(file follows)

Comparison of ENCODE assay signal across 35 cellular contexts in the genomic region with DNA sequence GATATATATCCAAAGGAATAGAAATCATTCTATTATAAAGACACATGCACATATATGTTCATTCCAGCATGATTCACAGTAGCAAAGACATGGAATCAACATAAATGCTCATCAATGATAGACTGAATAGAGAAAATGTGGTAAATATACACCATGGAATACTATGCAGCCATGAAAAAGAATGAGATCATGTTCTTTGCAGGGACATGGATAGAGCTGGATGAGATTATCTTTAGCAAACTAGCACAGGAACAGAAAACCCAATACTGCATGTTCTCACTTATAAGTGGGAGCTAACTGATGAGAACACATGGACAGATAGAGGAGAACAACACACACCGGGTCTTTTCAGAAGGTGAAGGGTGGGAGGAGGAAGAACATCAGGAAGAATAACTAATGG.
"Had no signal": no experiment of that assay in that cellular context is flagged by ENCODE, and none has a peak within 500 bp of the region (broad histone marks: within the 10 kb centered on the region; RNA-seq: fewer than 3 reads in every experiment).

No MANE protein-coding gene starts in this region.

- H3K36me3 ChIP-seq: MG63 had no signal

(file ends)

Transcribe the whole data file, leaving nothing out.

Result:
Comparison of ENCODE assay signal across 35 cellular contexts in the genomic region with DNA sequence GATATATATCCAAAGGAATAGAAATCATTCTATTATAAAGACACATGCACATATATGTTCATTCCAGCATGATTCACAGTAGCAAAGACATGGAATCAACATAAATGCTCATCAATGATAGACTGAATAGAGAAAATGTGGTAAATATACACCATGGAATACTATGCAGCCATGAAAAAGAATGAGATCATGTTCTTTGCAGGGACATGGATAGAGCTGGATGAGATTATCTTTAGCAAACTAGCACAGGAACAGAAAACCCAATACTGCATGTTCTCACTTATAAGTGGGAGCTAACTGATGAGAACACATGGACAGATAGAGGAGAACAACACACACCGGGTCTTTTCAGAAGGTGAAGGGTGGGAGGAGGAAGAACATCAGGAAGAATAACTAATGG.
"Had no signal": no experiment of that assay in that cellular context is flagged by ENCODE, and none has a peak within 500 bp of the region (broad histone marks: within the 10 kb centered on the region; RNA-seq: fewer than 3 reads in every experiment).

No MANE protein-coding gene starts in this region.

- H3K36me3 ChIP-seq: MG63 had no signal